Sunday, 25 January 2009

Thank you for telling me I'm fat. I hadn't noticed.

Meanwhile, here is Eamonn Holmes talking about being fat, from a male perspective.

'People slap my belly all the time, and the truth is, it really hacks me off,' he says, with quite unexpected feeling. 'It's because I'm a man. Everything's a joke when it comes to overweight men. Women have it much easier.

'No one would ever say, "Oh, you're fair piling on the beef there" or "That's some ass you've got on you". They wouldn't pat a woman's tummy or prod her thighs. But, as a bloke, I can tell you that it happens all the time. They go, "Oi, Eamonn, that's some paunch". People feel they can touch you, and I hate it. If another person lays a finger on me...'

He pulls his jacket around the midriff in question. 'The thing is that they never expect a man to be offended. They do expect women to - and know that if they said those things to a woman, she would probably burst into tears or slap them. Well, I am offended, too, even though I've done my fair share of laughing along with it. Men do hide behind jokes when it comes to being overweight. They wear it as some sort of trophy, laughing along with all those, "you'd better cut down on the beer" jibes. I hardly ever even drink beer.'

Sometimes, people try to give Eamonn diet advice while patting his belly, which is a big mistake. 'What gets me is all those people who say, "Eamonn, I lost three stone just by cutting out sugar in my tea". If one more person says that to me I will scream.

Even worse are the people who say, "Eamonn, I have to tell you that what worked for me was cutting out bread. I just cut out bread and, do you know, I lost seven stone in no time." Why do these people seek me out? I always think, "**** off!"'

We've all been there, Eamonn. Men get the more obvious comments and have to try to treat them as a joke, I suppose. But I think women know that the comments are lurking there unsaid - unless you visit a health professional, of course, and then they may not remain unsaid. I recently had to see a doctor who hadn't met me before, and it seemed inevitable that my weight had to enter the conversation. Of course, health professionals are advised to bring up weight issues, as part of their role in tackling obesity. I think there is a misunderstanding that fat people are fat because they didn't notice they were fat. And if their fatness is pointed out to them, they will then eat less and become less fat.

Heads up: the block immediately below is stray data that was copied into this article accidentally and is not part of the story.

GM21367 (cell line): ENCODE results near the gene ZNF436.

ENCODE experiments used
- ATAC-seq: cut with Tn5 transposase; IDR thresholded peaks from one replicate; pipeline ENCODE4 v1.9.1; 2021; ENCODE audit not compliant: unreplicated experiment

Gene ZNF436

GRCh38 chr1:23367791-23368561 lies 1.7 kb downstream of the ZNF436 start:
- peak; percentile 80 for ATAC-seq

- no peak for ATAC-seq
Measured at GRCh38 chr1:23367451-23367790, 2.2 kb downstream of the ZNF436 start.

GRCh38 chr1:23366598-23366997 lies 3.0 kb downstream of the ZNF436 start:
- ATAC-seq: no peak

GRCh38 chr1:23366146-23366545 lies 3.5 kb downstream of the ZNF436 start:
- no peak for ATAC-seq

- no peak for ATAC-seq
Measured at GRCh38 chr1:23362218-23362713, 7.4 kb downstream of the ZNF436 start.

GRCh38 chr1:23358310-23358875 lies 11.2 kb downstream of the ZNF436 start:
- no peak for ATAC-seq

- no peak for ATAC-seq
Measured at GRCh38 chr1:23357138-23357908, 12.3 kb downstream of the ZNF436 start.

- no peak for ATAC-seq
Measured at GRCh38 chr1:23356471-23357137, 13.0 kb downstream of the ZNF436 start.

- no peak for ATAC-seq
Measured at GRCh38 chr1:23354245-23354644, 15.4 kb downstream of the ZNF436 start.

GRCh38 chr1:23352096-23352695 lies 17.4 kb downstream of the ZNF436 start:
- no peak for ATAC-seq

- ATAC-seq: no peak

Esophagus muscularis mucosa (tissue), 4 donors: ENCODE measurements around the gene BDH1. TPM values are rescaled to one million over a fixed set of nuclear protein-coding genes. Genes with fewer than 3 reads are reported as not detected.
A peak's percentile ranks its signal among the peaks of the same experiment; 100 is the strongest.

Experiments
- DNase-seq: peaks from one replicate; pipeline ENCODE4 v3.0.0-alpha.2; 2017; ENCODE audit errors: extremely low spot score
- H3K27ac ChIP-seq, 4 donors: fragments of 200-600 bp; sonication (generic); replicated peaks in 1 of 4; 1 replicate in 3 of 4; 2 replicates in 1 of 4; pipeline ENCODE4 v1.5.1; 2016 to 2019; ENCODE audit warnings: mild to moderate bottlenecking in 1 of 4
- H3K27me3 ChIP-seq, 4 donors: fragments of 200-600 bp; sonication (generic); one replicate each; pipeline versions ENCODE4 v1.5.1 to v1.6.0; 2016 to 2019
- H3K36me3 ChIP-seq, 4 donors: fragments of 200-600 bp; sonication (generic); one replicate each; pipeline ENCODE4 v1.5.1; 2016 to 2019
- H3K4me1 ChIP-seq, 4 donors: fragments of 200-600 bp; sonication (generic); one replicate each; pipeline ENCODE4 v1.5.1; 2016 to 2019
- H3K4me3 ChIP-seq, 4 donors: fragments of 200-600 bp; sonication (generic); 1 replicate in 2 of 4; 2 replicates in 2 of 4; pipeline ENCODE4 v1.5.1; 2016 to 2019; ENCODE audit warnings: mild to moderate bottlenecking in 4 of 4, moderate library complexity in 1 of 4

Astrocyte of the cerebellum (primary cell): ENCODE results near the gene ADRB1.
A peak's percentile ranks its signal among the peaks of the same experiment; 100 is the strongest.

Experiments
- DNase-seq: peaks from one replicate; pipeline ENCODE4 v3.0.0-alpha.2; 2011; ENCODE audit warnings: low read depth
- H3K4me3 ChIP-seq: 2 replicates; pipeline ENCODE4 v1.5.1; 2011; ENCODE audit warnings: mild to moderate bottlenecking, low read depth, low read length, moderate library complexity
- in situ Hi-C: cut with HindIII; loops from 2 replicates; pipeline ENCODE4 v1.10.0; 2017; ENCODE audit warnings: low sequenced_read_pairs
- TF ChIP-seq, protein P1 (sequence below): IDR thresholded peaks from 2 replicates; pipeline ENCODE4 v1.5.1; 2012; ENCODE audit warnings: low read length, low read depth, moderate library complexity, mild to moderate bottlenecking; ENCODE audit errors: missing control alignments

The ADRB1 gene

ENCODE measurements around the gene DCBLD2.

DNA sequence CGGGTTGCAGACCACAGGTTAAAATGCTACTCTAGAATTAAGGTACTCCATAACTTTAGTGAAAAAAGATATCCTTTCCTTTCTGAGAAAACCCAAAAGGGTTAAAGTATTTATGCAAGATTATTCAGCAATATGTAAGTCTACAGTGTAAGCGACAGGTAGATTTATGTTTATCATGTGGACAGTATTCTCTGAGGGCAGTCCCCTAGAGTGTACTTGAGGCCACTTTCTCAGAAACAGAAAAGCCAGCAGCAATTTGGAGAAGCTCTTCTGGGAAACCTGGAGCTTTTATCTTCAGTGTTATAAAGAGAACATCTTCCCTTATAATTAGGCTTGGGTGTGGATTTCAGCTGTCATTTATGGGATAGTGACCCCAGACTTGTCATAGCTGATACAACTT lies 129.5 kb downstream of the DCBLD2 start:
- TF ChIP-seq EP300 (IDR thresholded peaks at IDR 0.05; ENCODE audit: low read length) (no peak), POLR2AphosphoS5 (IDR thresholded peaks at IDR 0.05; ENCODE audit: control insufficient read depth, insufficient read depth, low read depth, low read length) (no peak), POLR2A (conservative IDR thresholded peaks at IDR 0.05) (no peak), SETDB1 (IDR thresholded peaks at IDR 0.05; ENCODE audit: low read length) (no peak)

1. I hear that. I saw a nurse practitioner for what I feared was strep. Of course, she had to do the weigh-in and vitals, and upon weighing me proceeded to tell me I was carrying a lot of weight (as if I didn't know), and outlining her plan for losing it. What's funny is that while I do not present as thin, it was only after she saw the number that she commented on my weight. Charming.

  2. I once was at the doc for something completely unrelated. I had just finished LOSING over 100#. A nurse comes up to me, tells me that my weight (at that time around 411 -- my high weight was around 520) was 'really concerning' and instantly saying, "Have you considered weight loss surgery?"

    I honestly just stared at her for 30 seconds without a word. This person who has never seen me before in my life is suggesting I be CUT UP INSIDE to lose weight, the way she said it made it obvious that she assumed I had and she was about to have a good talk with me about it.

    I finally choked out, "No, I haven't, I'm not interested, thanks anyway." She started to say something else but apparently my Maddog Look(tm) stopped her.

  3. I think Eamonn is misguided in thinking that no one says to women that they have "piled on the beef" or that they have a "paunch" or poke and prod at the offending wobbly bits. It happens ALL the time to men and women. I actually think society is somewhat more accepting of fat men than they are of fat women but that is just my opinion.


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